Health and Safety in Cambodia
Being a tropical country, there are some health considerations that you should take into account when visiting Cambodia. Dengue is a real threat in the country, so make sure to bring high-quality insect repellant and go to the doctor straight away if you feel any flu-like symptoms.
Malaria is also a possibility in some areas – I’m definitely not qualified to give medical advice on this blog, so do your own research and decide whether you want to take malaria pills or not. I did take them, but I met lots of people who didn’t.
Other vaccinations that you should consider are tetanus, rabies, typhoid and hepatitis A and B. Watch out for monkeys and stray dogs and cats – if you are bitten by one of these you’ll need to see a doctor quickly for rabies treatment (even if you’ve already had the pre-exposure shots, post-exposure shots are still needed). Check out fit for travel’s Cambodia page for more information about jabs.
Money in Cambodia
Cambodia has its own currency – the riel – but as a tourist, you’ll only be quoted prices in USD. You can pay in riel (there are 4,000 riel to the dollar), but locals expect tourists to always pay in USD. If you’re due 50 cent change, however, you’ll get that back in riel. It’s also completely feasible to pay part riel, part USD, if you have some small riel that you want to use up.
Is Cambodia Safe for Travellers?
The question of ‘is Cambodia safe’ seems to come up quite a bit when researching travel in the country. While Cambodia is less developed than its surrounding countries, there’s nothing that makes it unsafe, apart from the roads.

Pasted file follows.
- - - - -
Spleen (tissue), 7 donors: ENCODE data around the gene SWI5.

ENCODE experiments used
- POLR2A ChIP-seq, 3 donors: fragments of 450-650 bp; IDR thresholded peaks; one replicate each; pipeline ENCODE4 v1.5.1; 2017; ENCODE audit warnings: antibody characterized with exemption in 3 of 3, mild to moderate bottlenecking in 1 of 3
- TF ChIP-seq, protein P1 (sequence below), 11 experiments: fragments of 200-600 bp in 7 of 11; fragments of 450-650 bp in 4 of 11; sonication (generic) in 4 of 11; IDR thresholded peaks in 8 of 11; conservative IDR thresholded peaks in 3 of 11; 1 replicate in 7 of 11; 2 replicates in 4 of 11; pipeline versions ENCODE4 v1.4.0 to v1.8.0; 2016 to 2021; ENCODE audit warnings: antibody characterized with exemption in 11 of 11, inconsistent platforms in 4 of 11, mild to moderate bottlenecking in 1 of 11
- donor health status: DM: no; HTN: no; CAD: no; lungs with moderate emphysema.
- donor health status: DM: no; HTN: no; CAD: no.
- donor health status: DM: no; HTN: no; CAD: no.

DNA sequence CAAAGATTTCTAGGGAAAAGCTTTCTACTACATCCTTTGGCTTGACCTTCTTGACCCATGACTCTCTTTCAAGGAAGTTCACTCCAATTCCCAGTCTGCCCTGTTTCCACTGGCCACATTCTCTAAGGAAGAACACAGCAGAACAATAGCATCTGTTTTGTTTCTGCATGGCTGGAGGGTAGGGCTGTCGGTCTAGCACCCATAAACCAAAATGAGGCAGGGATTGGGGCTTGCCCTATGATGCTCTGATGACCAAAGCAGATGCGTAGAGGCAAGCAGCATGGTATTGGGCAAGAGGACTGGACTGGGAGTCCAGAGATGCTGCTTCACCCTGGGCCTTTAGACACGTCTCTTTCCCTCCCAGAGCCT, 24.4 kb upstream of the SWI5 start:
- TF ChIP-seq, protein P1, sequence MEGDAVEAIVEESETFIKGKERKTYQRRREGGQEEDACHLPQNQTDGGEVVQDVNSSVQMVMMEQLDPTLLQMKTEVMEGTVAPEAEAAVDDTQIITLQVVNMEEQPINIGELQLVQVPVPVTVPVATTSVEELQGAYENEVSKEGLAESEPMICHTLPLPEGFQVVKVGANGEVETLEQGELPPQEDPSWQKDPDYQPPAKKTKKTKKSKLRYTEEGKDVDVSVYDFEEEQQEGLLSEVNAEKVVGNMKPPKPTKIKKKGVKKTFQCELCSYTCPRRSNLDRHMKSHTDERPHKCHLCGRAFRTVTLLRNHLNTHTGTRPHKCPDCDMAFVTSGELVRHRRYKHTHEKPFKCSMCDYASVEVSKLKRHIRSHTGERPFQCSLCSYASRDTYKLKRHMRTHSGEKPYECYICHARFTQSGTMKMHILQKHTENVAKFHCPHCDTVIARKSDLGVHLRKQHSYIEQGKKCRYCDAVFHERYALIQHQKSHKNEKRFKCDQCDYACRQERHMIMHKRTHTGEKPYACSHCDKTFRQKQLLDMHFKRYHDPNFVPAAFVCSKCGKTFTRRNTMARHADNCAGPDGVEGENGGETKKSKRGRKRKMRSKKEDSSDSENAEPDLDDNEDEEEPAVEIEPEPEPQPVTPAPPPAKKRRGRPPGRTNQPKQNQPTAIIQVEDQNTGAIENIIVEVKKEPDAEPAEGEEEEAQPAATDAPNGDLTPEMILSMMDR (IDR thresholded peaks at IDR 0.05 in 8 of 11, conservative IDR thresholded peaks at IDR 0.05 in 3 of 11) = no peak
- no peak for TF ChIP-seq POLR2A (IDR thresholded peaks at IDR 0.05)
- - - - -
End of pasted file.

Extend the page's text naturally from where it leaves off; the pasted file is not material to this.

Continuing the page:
There were a few times where I felt like the buses were a little sketchy; although the roads aren’t mountainous like Northern Laos, and the drivers are of course, used to these roads.
Many tourists hire out motorbikes; if you’ve got experience and are confident in your abilities, go for it – but I wouldn’t recommend driving one of these if you’re inexperienced – they really are quite dangerous.
Social-wise, Cambodia is fine. There is pickpocketing in central Phnom Penh – I was actually told by several locals to put my phone away because of snatchers. I never actually met anyone who’d experienced their phone being snatched, but I’m sure the local’s concerns were not unfounded. So just take care of your belongings, however, violent crime is very very low.
Many Cambodians speak excellent English and are very helpful, whenever I had any problems or concerns I always found someone to help me out.
Where to Stay in Cambodia
There are all sorts of different places to stay in Cambodia. From backpacker hostels to beachside camping to five-star hotels, there are places to accommodate anyone in this country.
I’ll go into some of the best places to stay in Cambodia throughout the post, with links to individual accommodation providers, but you can also search on Booking.com by clicking here.
What to Eat in Cambodia